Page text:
Now, to compare quantiles for two samples… it is more complicated. Exact tests are discussed in Kosorok (1999) (see http://bios.unc.edu/~kosorok/…) or in Li, Tiwari and Wells (1996) (see http://jstor.org/…). For the computational aspects, as mentioned in a post published almost one year ago on http://nicebread.de/…there is a function to compare quantiles for two samples.

> install.packages("WRS")
> library("WRS")

Some multiple tests on quantiles can be performed here. For instance, on the temperature, if we compare quantiles for Winter and Summer (on only 1,000 observations since it can be long to run that function), i.e. 5%, 25%, 75% and 95%,

> qcomhd(Z1[1:1000],Z2[1:1000],q=c(.05,.25,.75,.95))
q   n1   n2      est.1      est.2 est.1_minus_est.2     ci.low     ci.up     p_crit p.value signif
1 0.05 1000 1000 -6.9414084 -6.3312131       -0.61019530 -1.6061097 0.3599339 0.01250000   0.220     NO
2 0.25 1000 1000 -3.3893867 -3.1629541       -0.22643261 -0.6123292 0.2085305 0.01666667   0.322     NO
3 0.75 1000 1000  0.5832394  0.7324498       -0.14921041 -0.4606231 0.1689775 0.02500000   0.338     NO
4 0.95 1000 1000  3.7026388  3.6669997        0.03563914 -0.5078507 0.6067754 0.05000000   0.881     NO

or if we compare quantiles for Winter and Summer

> qcomhd(Z1[1:1000],Z3[1:1000],q=c(.05,.25,.75,.95))
q   n1  n2      est.1     est.2 est.1_minus_est.2     ci.low       ci.up     p_crit p.value signif
1 0.05 1000 984 -6.9414084 -6.438318        -0.5030906 -1.3748624  0.39391035 0.02500000   0.278     NO
2 0.25 1000 984 -3.3893867 -3.073818        -0.3155683 -0.7359727  0.06766466 0.01666667   0.103     NO
3 0.75 1000 984  0.5832394  1.010454        -0.4272150 -0.7222362 -0.11997409 0.01250000   0.012    YES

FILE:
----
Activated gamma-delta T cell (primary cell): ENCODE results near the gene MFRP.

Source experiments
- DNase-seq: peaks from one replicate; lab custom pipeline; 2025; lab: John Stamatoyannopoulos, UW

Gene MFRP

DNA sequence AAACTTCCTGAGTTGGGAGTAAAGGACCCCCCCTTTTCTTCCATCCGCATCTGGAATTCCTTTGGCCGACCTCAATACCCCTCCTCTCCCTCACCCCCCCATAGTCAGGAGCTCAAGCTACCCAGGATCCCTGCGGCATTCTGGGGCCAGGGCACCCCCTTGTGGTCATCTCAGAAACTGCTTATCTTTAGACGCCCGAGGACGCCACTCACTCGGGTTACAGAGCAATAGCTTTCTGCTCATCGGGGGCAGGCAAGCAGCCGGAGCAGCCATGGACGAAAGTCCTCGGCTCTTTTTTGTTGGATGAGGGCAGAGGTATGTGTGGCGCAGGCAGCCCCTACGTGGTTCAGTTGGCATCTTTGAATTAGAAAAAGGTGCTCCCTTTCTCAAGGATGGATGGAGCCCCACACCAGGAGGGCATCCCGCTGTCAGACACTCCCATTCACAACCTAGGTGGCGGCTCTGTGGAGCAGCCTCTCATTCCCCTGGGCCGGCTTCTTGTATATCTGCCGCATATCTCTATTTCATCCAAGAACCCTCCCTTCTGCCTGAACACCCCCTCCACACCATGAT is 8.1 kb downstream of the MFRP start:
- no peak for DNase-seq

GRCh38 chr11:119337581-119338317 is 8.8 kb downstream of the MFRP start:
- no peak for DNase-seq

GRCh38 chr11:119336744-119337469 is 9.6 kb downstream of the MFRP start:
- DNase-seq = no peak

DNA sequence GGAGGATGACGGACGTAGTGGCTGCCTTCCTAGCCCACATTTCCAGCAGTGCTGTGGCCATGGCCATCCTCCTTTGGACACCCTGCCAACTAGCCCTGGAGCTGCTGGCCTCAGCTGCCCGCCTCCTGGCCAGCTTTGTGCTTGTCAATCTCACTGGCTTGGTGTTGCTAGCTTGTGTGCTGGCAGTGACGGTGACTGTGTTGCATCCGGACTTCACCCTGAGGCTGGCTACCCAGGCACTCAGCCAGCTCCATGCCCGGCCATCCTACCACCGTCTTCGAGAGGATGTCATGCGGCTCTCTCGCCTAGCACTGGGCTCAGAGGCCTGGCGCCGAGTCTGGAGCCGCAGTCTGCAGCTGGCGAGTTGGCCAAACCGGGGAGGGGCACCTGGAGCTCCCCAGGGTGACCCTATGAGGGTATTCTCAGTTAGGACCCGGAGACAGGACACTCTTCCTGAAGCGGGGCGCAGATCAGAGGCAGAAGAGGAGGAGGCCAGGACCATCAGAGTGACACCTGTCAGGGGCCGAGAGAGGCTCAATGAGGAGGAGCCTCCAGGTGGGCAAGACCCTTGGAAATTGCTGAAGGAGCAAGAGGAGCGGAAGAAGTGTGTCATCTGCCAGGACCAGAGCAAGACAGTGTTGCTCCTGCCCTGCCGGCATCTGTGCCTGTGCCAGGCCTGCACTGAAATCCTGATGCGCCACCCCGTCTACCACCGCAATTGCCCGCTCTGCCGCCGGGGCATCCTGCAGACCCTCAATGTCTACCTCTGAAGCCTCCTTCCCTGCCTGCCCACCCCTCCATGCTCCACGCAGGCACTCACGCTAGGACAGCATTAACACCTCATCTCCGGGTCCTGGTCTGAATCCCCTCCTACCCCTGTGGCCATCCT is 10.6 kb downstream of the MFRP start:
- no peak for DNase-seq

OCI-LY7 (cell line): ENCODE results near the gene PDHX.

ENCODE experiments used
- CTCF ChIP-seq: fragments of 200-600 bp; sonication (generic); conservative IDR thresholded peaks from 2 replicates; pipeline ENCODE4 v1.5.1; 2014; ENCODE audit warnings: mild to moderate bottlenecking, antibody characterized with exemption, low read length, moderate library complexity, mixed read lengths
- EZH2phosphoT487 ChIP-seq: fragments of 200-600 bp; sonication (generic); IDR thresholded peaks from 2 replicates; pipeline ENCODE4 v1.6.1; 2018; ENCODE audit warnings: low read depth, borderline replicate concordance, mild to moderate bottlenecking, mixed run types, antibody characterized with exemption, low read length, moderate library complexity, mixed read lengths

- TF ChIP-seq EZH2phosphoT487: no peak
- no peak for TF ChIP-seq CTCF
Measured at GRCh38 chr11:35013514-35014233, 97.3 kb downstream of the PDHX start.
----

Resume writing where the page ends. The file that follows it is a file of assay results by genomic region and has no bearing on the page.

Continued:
4 0.95 1000 984  3.7026388  3.873347        -0.1707078 -0.7726564  0.37160846 0.05000000   0.539     NO

(the following graphs are then plotted)

Those tests are based on the procedure proposed in Wilcox, Erceg-Hurn,  Clark and Carlson (2013), online onhttp://tandfonline.com/…. They rely on the use of bootstrap samples. The idea is quite simple actually (even if, in the paper, they use Harrell–Davis estimator to estimate quantiles, i.e. a weighted sum of ordered statistics – as described in http://freakonometrics.hypotheses.org/1755 – but the idea can be understood with any estimator): we generate several bootstrap samples, and compute the median for all of them (since our interest was initially on the median)

>  Q=rep(NA,10000)
>  for(b in 1:10000){
+  Q[b]=quantile(sample(X,size=20,replace=TRUE),.50)
+  }

Then, to derive a confidence interval (with, say, 95% confidence), we compute quantiles of those median estimates,

> quantile(Q,c(.025,.975))
     2.5%     97.5% 
-0.175161  0.666113

We can actually visualize the distribution of that bootstrap median,

> hist(Q)

Now, if we want to compare medians from two independent samples, the strategy is rather similar: we bootstrap the two samples – independently – then compute the median, and keep in mind the difference. Then, we will look if the difference is significantly different from 0. E.g.

> set.seed(2)
> Y=rnorm(50,.6)
> QX=QY=D=rep(NA,10000)
> for(b in 1:10000){
+ QX[b]=quantile(sample(X,size=length(X),replace=TRUE),.50)
+ QY[b]=quantile(sample(Y,size=length(Y),replace=TRUE),.50)
+ D[b]=QY[b]-QX[b]
+ }

The 95% confidence interval obtained from the bootstrap difference is

> quantile(D,c(.025,.975))
      2.5%      97.5% 
-0.2248471  0.9204888

which is rather close to was can be obtained with the R function

> qcomhd(X,Y,q=.5)
    q n1 n2    est.1     est.2 est.1_minus_est.2    ci.low     ci.up p_crit p.value signif
1 0.5 20 50 0.318022 0.5958735        -0.2778515 -0.923871 0.1843839   0.05    0.27     NO

(where the difference is here the oppositive of mine). And when testing for 2 (or more) quantiles, Bonferroni method can be used to take into account that those tests cannot be considered as independent.

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Published at DZone with permission of Arthur Charpentier, DZone MVB. See the original article here.

Opinions expressed by DZone contributors are their own.